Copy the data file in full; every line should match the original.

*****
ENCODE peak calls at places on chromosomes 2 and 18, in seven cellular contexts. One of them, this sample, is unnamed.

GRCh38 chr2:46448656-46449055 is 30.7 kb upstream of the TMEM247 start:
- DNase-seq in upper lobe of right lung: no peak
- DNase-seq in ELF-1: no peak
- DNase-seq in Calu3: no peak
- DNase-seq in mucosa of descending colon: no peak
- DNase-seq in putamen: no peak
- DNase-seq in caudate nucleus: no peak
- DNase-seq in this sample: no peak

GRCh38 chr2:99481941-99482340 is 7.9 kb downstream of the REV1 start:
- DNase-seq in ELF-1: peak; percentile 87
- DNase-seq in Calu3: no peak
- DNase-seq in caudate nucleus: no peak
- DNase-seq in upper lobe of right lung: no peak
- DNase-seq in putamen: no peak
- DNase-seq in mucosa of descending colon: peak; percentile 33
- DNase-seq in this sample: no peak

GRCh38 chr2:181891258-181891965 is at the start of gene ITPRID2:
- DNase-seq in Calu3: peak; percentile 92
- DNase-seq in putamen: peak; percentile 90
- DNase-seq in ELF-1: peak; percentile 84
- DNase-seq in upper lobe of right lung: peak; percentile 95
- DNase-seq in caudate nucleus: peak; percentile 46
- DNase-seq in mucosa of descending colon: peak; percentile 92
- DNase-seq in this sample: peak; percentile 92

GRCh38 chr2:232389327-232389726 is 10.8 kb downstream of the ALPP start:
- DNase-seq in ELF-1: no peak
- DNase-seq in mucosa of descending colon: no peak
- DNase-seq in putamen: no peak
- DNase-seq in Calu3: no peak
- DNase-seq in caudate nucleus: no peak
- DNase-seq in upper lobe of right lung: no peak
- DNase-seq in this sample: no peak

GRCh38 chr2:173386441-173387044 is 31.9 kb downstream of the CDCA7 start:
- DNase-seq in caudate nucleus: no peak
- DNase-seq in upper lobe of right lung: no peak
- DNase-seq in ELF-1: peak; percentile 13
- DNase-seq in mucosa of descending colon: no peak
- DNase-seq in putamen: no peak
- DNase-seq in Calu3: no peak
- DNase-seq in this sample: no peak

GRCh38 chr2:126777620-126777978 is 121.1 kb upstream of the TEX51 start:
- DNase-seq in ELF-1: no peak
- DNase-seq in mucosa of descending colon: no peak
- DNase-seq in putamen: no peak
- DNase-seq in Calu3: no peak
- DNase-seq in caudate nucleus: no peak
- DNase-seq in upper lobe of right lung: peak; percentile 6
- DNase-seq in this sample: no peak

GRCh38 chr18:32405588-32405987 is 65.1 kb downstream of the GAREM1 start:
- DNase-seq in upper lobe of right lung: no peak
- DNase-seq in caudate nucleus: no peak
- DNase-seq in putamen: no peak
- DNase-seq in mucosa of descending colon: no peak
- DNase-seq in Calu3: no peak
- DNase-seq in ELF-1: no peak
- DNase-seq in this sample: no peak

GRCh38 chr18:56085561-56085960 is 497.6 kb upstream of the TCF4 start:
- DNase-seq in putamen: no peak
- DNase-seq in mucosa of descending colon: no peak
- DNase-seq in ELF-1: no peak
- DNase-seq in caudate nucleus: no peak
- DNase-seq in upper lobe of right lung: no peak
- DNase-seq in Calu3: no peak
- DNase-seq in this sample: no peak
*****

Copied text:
ENCODE peak calls at places on chromosomes 2 and 18, in seven cellular contexts. One of them, this sample, is unnamed.

GRCh38 chr2:46448656-46449055 is 30.7 kb upstream of the TMEM247 start:
- DNase-seq in upper lobe of right lung: no peak
- DNase-seq in ELF-1: no peak
- DNase-seq in Calu3: no peak
- DNase-seq in mucosa of descending colon: no peak
- DNase-seq in putamen: no peak
- DNase-seq in caudate nucleus: no peak
- DNase-seq in this sample: no peak

GRCh38 chr2:99481941-99482340 is 7.9 kb downstream of the REV1 start:
- DNase-seq in ELF-1: peak; percentile 87
- DNase-seq in Calu3: no peak
- DNase-seq in caudate nucleus: no peak
- DNase-seq in upper lobe of right lung: no peak
- DNase-seq in putamen: no peak
- DNase-seq in mucosa of descending colon: peak; percentile 33
- DNase-seq in this sample: no peak

GRCh38 chr2:181891258-181891965 is at the start of gene ITPRID2:
- DNase-seq in Calu3: peak; percentile 92
- DNase-seq in putamen: peak; percentile 90
- DNase-seq in ELF-1: peak; percentile 84
- DNase-seq in upper lobe of right lung: peak; percentile 95
- DNase-seq in caudate nucleus: peak; percentile 46
- DNase-seq in mucosa of descending colon: peak; percentile 92
- DNase-seq in this sample: peak; percentile 92

GRCh38 chr2:232389327-232389726 is 10.8 kb downstream of the ALPP start:
- DNase-seq in ELF-1: no peak
- DNase-seq in mucosa of descending colon: no peak
- DNase-seq in putamen: no peak
- DNase-seq in Calu3: no peak
- DNase-seq in caudate nucleus: no peak
- DNase-seq in upper lobe of right lung: no peak
- DNase-seq in this sample: no peak

GRCh38 chr2:173386441-173387044 is 31.9 kb downstream of the CDCA7 start:
- DNase-seq in caudate nucleus: no peak
- DNase-seq in upper lobe of right lung: no peak
- DNase-seq in ELF-1: peak; percentile 13
- DNase-seq in mucosa of descending colon: no peak
- DNase-seq in putamen: no peak
- DNase-seq in Calu3: no peak
- DNase-seq in this sample: no peak

GRCh38 chr2:126777620-126777978 is 121.1 kb upstream of the TEX51 start:
- DNase-seq in ELF-1: no peak
- DNase-seq in mucosa of descending colon: no peak
- DNase-seq in putamen: no peak
- DNase-seq in Calu3: no peak
- DNase-seq in caudate nucleus: no peak
- DNase-seq in upper lobe of right lung: peak; percentile 6
- DNase-seq in this sample: no peak

GRCh38 chr18:32405588-32405987 is 65.1 kb downstream of the GAREM1 start:
- DNase-seq in upper lobe of right lung: no peak
- DNase-seq in caudate nucleus: no peak
- DNase-seq in putamen: no peak
- DNase-seq in mucosa of descending colon: no peak
- DNase-seq in Calu3: no peak
- DNase-seq in ELF-1: no peak
- DNase-seq in this sample: no peak

GRCh38 chr18:56085561-56085960 is 497.6 kb upstream of the TCF4 start:
- DNase-seq in putamen: no peak
- DNase-seq in mucosa of descending colon: no peak
- DNase-seq in ELF-1: no peak
- DNase-seq in caudate nucleus: no peak
- DNase-seq in upper lobe of right lung: no peak
- DNase-seq in Calu3: no peak
- DNase-seq in this sample: no peak